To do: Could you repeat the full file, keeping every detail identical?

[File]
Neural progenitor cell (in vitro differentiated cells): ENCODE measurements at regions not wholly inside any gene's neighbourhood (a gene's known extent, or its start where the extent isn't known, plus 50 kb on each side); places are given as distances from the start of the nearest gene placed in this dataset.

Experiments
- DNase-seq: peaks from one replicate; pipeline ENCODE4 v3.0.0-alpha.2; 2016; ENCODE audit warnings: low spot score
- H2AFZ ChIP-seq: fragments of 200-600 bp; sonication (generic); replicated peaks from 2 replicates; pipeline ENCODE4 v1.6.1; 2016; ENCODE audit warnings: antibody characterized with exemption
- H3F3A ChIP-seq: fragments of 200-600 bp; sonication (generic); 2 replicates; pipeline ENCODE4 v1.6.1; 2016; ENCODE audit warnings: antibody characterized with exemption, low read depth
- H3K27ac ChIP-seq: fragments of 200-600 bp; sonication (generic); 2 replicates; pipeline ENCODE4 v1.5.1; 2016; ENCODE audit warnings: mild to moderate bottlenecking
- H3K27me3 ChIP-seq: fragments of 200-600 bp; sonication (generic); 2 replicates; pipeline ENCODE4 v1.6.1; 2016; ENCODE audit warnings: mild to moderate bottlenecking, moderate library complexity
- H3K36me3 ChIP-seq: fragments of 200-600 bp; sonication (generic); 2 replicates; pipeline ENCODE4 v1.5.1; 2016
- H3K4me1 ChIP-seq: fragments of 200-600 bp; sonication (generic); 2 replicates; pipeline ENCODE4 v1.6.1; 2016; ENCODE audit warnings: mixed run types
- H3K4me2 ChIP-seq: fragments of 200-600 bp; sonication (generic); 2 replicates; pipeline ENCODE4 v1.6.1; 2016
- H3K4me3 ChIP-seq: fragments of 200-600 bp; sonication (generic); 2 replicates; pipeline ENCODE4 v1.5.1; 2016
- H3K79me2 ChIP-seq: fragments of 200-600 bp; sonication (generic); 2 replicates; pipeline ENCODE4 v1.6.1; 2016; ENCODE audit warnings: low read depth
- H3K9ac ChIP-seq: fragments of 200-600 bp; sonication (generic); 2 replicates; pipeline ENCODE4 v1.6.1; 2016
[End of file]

Neural progenitor cell (in vitro differentiated cells): ENCODE measurements at regions not wholly inside any gene's neighbourhood (a gene's known extent, or its start where the extent isn't known, plus 50 kb on each side); places are given as distances from the start of the nearest gene placed in this dataset.

Experiments
- DNase-seq: peaks from one replicate; pipeline ENCODE4 v3.0.0-alpha.2; 2016; ENCODE audit warnings: low spot score
- H2AFZ ChIP-seq: fragments of 200-600 bp; sonication (generic); replicated peaks from 2 replicates; pipeline ENCODE4 v1.6.1; 2016; ENCODE audit warnings: antibody characterized with exemption
- H3F3A ChIP-seq: fragments of 200-600 bp; sonication (generic); 2 replicates; pipeline ENCODE4 v1.6.1; 2016; ENCODE audit warnings: antibody characterized with exemption, low read depth
- H3K27ac ChIP-seq: fragments of 200-600 bp; sonication (generic); 2 replicates; pipeline ENCODE4 v1.5.1; 2016; ENCODE audit warnings: mild to moderate bottlenecking
- H3K27me3 ChIP-seq: fragments of 200-600 bp; sonication (generic); 2 replicates; pipeline ENCODE4 v1.6.1; 2016; ENCODE audit warnings: mild to moderate bottlenecking, moderate library complexity
- H3K36me3 ChIP-seq: fragments of 200-600 bp; sonication (generic); 2 replicates; pipeline ENCODE4 v1.5.1; 2016
- H3K4me1 ChIP-seq: fragments of 200-600 bp; sonication (generic); 2 replicates; pipeline ENCODE4 v1.6.1; 2016; ENCODE audit warnings: mixed run types
- H3K4me2 ChIP-seq: fragments of 200-600 bp; sonication (generic); 2 replicates; pipeline ENCODE4 v1.6.1; 2016
- H3K4me3 ChIP-seq: fragments of 200-600 bp; sonication (generic); 2 replicates; pipeline ENCODE4 v1.5.1; 2016
- H3K79me2 ChIP-seq: fragments of 200-600 bp; sonication (generic); 2 replicates; pipeline ENCODE4 v1.6.1; 2016; ENCODE audit warnings: low read depth
- H3K9ac ChIP-seq: fragments of 200-600 bp; sonication (generic); 2 replicates; pipeline ENCODE4 v1.6.1; 2016